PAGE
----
Quote:

>Hi guys,

> I'm really new to awk and I need to do some "simple"arithmetic

>calculations using awk.

>I know this is a very easy calculation but just can't figure it out on

>my own. I need some help.

>Whenever my "infile" contains a Zero (0) value in one of its field and

>it becomes a denominator

>in my simple arithmetic calculation, I always got this message:

>1 2 $3 awk: division by zero

>input record number 1, file 1.1

>source line number 1

> What I want to happen in my script is that even though I have

>Zero (0) in one or more

>in the field of my input file and it's being used in my awk

>caluculations (addition, subtraction,

>div., mult. ...) the result will still give me a Zero (0) value not the

>message shown above..

>My shell script:

>#!/bin/ksh

>awk '{print $1"\t", $2"\t", "$"$3"\t",

>((($3-(($2+$6)/$4))+$1)/2)*100"\t", $4"\t", $5"\t"}' infile

>|

>|___ 4th field contains Zero numbers (0)

>My infile:

>1 2 3 0 5 6 7 8 9 10

>2 3 0 0 6 7 8 9 10 1

>3 4 5 0 7 8 9 10 1 2

>4 5 6 0 8 9 10 1 2 3

>5 6 7 0 9 10 1 2 3 4

> Any suggestions on how to do this? Just send me an email or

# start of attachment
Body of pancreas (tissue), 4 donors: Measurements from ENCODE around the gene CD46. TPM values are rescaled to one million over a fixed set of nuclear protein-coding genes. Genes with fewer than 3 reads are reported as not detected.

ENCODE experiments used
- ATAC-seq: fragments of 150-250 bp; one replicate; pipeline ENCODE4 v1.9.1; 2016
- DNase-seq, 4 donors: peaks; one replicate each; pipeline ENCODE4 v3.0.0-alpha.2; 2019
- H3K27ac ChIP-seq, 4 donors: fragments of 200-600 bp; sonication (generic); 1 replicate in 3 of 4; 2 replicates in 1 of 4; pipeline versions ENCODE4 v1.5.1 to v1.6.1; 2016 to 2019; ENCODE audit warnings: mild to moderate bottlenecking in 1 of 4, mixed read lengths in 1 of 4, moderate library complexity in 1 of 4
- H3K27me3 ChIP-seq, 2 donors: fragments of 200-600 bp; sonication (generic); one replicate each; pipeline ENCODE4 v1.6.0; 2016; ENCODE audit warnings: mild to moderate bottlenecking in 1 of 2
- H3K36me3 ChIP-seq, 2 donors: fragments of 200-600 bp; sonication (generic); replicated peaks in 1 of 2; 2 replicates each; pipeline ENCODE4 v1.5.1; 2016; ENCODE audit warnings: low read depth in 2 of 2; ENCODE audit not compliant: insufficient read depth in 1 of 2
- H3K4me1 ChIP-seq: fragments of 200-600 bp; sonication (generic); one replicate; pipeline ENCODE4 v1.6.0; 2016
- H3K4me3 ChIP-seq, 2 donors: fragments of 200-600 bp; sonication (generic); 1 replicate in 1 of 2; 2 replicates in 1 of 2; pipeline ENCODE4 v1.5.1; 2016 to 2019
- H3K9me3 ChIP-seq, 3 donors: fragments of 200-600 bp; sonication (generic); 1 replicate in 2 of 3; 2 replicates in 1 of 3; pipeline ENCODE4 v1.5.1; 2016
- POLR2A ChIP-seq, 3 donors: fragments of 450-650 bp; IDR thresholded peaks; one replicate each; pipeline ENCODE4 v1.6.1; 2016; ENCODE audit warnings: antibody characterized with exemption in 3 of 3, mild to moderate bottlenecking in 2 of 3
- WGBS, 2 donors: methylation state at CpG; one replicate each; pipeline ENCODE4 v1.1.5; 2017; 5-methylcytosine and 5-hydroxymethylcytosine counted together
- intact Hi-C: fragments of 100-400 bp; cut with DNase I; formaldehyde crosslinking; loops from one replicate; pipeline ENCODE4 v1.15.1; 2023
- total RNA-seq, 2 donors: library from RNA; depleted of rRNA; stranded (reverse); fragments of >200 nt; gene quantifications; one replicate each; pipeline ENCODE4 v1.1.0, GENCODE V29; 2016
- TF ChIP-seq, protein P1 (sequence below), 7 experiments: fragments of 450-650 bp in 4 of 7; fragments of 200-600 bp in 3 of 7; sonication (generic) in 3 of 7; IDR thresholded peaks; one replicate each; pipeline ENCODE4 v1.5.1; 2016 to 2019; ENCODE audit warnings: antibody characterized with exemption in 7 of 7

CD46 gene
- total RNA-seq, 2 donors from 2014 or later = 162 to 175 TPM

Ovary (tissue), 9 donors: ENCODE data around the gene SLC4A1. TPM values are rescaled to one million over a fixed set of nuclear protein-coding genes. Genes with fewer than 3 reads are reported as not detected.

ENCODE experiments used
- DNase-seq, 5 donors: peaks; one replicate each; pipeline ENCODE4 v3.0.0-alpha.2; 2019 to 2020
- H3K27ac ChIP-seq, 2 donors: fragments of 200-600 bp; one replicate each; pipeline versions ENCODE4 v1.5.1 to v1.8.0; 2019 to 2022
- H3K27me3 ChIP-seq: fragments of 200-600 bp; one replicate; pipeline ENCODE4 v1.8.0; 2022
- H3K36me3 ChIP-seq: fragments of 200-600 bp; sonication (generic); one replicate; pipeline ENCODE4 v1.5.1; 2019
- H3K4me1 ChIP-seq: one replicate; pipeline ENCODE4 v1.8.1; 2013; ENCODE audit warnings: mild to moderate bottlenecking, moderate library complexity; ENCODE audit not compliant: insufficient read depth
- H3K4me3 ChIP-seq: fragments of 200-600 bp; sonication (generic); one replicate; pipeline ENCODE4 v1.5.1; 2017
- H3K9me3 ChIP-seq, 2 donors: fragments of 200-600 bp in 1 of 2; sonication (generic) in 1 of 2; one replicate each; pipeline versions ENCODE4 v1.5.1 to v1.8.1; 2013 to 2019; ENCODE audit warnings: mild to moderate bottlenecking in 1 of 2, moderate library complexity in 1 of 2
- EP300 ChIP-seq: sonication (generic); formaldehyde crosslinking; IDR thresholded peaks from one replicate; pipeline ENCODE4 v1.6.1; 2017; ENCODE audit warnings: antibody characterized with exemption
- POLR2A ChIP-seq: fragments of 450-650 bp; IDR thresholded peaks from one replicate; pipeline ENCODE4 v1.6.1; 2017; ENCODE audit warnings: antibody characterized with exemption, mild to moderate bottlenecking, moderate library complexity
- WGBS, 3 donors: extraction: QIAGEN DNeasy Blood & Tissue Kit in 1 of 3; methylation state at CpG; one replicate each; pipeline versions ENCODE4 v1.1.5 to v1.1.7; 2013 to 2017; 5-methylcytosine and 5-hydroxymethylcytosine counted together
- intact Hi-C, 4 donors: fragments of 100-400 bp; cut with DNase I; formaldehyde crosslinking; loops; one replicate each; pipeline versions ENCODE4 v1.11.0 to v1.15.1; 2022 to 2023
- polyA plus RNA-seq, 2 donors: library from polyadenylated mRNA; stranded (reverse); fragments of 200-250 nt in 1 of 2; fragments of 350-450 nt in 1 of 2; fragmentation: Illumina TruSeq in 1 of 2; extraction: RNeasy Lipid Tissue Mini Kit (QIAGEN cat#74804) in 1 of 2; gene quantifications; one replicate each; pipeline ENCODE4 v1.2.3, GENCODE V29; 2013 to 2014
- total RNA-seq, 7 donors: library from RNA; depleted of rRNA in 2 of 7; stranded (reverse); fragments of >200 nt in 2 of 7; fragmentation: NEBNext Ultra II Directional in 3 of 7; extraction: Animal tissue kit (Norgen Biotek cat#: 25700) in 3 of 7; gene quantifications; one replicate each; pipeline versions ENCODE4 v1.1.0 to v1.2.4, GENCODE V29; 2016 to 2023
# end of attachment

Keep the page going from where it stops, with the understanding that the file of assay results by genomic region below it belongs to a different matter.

>you can answer me by posting in

>this group.

> Thank you very much.

>Albert

Division by zero is not a valid mathematical operation. I'll skip the

theoretical deatils and just say that no programming language will allow you

to divide anything by zero.

If you want a zero result for any expression that involves dividing by zero,

you either need to define a function that replaces the division operator, or

you need to catch zero denominators and convert them to something very, very

large.

First alternative (note that I converted your print w/concatenation to

printf):

function div(numer, denom) { return denom == 0 ? 0 : numer / denom }

{ printf("%g\t %g\t $%g\t %g\t %g\t %g\t\n",

$1, $2, $3, (($3 - div($2 + $6, $4) + $1) / 2) * 100, $4, $5) }

which produces the following output given your infile

1 2 $3 200 0 5

2 3 $0 100 0 6

3 4 $5 400 0 7

4 5 $6 500 0 8

5 6 $7 600 0 9

Second alternative (also with print converted to printf):

{ printf("%g\t %g\t $%g\t %g\t %g\t %g\t\n",

$1, $2, $3, (($3 - ($2 + $6) / ($4 == 0 ? 1e+100 : $4) + $1) / 2) * 100,

$4, $5) }

which produces the following output given your infile

1 2 $3 200 0 5

2 3 $0 100 0 6

3 4 $5 400 0 7

4 5 $6 500 0 8

5 6 $7 600 0 9

Both alternatives have points in their favor, but I think the first is

clearer.